New Ford Focus & Kia Ceed vs Skoda Octavia
The Ford Focus and Kia Ceed may have had to play bridesmaid to the Skoda Octavia in the past, but with these new models, they’re both ready for their big day...
Buying and owning
Costs, equipment, reliability, safety and security
Forget list price; no one should pay that. Going by our Target Prices (how much you should pay with a bit of haggling), the Octavia is the cheapest to buy outright, by a couple of hundred quid from the Ceed, with the Focus the priciest. But if you’re signing up to a three-year PCP finance agreement, the Ceed will actually cost you the least (£313) per month – £32 and £36 less than you’ll pay for the Octavia and Focus respectively.
The Ceed is projected to hold on to its value the best during the first three years, but factor in other costs, including bigger fuel bills (based on average test economy of 40.2mpg, compared with 44.8mpg for the Octavia and the Focus’s 45.1mpg), and the Ceed actually ends up the priciest private buy, while the Octavia is the cheapest.
Considerably higher CO2 emissions mean company car drivers will feel most pinched by benefit-in-kind tax if they’re running the Ceed; there’s barely anything between the other two. The flipside is that the Ceed is the cheapest to lease.
All three cars have a good base level of equipment, including climate control, power-folding door mirrors and privacy glass. But the Ceed in 3 trim falls short of its rivals’ toy tallies, especially the Focus, which has a raft of additions such as a heated windscreen, heated seats and keyless entry and start. While the Octavia is only marginally better equipped than the Ceed, you can add individual options as you wish. You can’t with the Ceed; if you want lots of kit, you’ll have to upgrade to First Edition trim, which involves a price jump of more than £4000.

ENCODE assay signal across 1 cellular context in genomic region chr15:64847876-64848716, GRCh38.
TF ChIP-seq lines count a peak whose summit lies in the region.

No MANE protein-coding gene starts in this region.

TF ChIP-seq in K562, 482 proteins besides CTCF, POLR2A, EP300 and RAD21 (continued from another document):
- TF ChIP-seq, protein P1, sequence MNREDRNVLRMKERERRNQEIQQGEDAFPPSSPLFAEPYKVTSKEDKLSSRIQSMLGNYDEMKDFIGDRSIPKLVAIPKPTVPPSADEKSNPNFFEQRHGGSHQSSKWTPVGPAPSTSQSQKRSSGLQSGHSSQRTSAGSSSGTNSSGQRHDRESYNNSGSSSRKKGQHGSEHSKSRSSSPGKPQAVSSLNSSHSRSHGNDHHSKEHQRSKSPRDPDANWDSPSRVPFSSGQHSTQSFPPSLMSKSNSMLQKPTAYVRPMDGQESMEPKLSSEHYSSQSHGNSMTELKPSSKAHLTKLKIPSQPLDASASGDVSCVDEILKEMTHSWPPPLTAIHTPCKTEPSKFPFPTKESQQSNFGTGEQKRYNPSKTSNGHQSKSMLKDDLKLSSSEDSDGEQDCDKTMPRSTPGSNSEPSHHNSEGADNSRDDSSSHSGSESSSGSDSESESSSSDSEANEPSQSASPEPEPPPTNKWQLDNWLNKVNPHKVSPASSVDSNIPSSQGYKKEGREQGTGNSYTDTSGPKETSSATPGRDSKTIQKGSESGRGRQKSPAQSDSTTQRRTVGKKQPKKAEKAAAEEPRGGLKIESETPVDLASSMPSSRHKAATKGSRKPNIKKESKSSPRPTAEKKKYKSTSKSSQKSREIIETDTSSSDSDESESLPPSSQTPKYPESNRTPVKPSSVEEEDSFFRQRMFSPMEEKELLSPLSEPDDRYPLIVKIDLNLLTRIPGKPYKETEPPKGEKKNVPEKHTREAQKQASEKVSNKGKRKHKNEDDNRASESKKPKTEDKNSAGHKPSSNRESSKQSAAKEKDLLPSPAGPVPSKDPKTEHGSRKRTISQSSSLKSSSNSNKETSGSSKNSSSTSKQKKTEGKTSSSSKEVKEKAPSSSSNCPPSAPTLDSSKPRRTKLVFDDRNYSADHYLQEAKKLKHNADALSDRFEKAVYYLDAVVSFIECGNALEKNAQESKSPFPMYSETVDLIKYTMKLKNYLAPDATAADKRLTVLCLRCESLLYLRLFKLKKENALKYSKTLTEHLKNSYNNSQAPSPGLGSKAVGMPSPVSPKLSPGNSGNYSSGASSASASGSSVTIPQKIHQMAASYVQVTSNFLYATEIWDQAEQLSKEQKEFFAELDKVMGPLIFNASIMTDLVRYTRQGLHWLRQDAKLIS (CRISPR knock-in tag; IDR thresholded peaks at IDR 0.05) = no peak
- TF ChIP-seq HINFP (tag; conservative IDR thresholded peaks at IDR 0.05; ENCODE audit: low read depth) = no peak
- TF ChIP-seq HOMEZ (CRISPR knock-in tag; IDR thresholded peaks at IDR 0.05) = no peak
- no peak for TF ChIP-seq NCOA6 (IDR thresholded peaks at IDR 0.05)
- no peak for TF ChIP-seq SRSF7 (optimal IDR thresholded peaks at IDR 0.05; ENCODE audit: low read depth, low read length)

All three come with automatic emergency braking that can react to pedestrians as well as cars. Both the Focus and Ceed add lane-keeping assistance (a £390 option on the Octavia), although the Octavia is the only one with standard LED headlights, which light the road far better at night than conventional halogen bulbs.
It’s worth considering blindspot monitoring on the Focus (£400) and Octavia (£390); this useful safety aid isn’t available on the Ceed unless you upgrade to seriously pricey First Edition trim. The Ceed was also found to be easier to break into and steal than the other two, which both performed equally well in Thatcham’s security tests.
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